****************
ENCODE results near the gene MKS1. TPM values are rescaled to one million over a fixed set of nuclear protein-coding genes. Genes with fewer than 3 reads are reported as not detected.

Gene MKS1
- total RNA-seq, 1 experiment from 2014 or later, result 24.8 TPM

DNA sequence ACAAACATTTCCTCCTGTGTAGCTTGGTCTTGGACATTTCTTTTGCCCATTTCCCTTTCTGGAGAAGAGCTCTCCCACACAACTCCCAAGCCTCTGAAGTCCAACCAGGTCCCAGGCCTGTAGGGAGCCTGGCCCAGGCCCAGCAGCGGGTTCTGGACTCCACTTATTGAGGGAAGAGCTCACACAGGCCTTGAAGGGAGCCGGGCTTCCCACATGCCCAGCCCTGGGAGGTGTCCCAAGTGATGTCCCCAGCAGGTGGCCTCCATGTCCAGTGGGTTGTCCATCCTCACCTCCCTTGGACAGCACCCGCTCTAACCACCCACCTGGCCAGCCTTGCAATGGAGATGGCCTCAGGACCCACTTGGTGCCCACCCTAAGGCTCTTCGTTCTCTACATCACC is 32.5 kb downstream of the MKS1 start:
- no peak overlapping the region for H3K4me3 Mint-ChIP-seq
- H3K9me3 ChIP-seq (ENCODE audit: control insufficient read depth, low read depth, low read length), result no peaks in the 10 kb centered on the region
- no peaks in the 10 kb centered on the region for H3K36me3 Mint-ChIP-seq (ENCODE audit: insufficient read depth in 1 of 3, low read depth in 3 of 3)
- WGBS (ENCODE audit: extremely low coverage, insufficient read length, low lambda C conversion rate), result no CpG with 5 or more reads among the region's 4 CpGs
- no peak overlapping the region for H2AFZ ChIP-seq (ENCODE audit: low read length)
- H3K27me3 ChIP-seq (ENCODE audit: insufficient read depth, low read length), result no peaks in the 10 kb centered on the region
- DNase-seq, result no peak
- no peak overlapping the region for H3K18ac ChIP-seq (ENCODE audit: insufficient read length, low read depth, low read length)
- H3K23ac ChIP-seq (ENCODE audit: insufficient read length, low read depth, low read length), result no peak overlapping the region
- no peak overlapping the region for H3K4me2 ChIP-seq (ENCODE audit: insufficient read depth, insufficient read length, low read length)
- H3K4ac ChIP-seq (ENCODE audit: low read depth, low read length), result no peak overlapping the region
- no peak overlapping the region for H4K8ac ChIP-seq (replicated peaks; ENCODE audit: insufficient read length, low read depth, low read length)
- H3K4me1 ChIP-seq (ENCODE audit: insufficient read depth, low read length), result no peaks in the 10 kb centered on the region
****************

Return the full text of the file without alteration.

ENCODE results near the gene MKS1. TPM values are rescaled to one million over a fixed set of nuclear protein-coding genes. Genes with fewer than 3 reads are reported as not detected.

Gene MKS1
- total RNA-seq, 1 experiment from 2014 or later, result 24.8 TPM

DNA sequence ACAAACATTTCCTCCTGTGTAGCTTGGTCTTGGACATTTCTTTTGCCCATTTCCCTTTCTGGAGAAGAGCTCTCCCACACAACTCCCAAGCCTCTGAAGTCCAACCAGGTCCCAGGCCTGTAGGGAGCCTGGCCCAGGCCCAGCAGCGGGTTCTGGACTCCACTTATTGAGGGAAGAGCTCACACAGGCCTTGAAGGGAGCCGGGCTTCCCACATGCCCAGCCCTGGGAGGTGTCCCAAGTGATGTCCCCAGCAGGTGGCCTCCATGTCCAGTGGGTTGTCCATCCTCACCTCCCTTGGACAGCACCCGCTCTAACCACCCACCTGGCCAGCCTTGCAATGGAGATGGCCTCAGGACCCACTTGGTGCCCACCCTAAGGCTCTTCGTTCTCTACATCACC is 32.5 kb downstream of the MKS1 start:
- no peak overlapping the region for H3K4me3 Mint-ChIP-seq
- H3K9me3 ChIP-seq (ENCODE audit: control insufficient read depth, low read depth, low read length), result no peaks in the 10 kb centered on the region
- no peaks in the 10 kb centered on the region for H3K36me3 Mint-ChIP-seq (ENCODE audit: insufficient read depth in 1 of 3, low read depth in 3 of 3)
- WGBS (ENCODE audit: extremely low coverage, insufficient read length, low lambda C conversion rate), result no CpG with 5 or more reads among the region's 4 CpGs
- no peak overlapping the region for H2AFZ ChIP-seq (ENCODE audit: low read length)
- H3K27me3 ChIP-seq (ENCODE audit: insufficient read depth, low read length), result no peaks in the 10 kb centered on the region
- DNase-seq, result no peak
- no peak overlapping the region for H3K18ac ChIP-seq (ENCODE audit: insufficient read length, low read depth, low read length)
- H3K23ac ChIP-seq (ENCODE audit: insufficient read length, low read depth, low read length), result no peak overlapping the region
- no peak overlapping the region for H3K4me2 ChIP-seq (ENCODE audit: insufficient read depth, insufficient read length, low read length)
- H3K4ac ChIP-seq (ENCODE audit: low read depth, low read length), result no peak overlapping the region
- no peak overlapping the region for H4K8ac ChIP-seq (replicated peaks; ENCODE audit: insufficient read length, low read depth, low read length)
- H3K4me1 ChIP-seq (ENCODE audit: insufficient read depth, low read length), result no peaks in the 10 kb centered on the region